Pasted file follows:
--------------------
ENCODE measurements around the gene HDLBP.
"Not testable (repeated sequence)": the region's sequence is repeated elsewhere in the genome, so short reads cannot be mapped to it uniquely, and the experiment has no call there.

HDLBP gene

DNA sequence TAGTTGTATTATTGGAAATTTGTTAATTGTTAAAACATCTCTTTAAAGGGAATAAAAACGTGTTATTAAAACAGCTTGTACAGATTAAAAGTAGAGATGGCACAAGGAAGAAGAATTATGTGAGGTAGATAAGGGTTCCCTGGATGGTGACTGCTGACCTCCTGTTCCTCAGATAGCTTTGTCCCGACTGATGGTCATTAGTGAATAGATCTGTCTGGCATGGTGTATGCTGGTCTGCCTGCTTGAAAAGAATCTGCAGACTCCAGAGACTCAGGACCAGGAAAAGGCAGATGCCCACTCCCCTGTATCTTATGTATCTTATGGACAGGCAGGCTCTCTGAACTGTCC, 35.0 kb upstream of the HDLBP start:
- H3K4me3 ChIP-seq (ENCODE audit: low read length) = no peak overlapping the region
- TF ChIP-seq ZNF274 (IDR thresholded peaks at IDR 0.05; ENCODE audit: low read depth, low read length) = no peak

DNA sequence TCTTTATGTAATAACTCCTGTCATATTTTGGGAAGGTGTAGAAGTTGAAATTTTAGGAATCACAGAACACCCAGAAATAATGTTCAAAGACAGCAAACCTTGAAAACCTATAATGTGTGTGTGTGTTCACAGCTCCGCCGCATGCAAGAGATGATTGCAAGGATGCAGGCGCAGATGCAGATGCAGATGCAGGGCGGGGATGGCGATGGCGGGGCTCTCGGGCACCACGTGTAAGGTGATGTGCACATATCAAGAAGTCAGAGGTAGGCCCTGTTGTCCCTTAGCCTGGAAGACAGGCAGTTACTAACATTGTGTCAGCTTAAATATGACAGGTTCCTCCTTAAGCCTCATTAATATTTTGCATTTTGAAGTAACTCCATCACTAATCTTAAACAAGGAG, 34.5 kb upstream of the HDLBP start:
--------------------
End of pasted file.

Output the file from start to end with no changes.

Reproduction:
ENCODE measurements around the gene HDLBP.
"Not testable (repeated sequence)": the region's sequence is repeated elsewhere in the genome, so short reads cannot be mapped to it uniquely, and the experiment has no call there.

HDLBP gene

DNA sequence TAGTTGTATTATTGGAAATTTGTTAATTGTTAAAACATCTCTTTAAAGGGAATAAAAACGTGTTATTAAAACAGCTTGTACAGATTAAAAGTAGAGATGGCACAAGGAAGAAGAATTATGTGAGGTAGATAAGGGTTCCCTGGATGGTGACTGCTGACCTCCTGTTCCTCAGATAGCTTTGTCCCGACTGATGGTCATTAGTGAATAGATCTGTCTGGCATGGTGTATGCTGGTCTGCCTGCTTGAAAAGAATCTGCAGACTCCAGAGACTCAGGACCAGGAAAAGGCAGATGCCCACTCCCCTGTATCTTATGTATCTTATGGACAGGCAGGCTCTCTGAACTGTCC, 35.0 kb upstream of the HDLBP start:
- H3K4me3 ChIP-seq (ENCODE audit: low read length) = no peak overlapping the region
- TF ChIP-seq ZNF274 (IDR thresholded peaks at IDR 0.05; ENCODE audit: low read depth, low read length) = no peak

DNA sequence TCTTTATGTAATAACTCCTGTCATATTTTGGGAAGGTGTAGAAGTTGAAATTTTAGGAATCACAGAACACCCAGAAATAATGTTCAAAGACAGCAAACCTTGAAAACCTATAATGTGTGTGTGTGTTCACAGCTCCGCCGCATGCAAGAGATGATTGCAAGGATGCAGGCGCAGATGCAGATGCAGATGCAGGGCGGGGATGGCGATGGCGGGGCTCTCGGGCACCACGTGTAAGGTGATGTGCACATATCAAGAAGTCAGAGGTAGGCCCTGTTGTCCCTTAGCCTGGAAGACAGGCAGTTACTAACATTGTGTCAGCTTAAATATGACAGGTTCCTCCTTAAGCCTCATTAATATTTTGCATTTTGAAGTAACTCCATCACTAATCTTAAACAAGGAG, 34.5 kb upstream of the HDLBP start: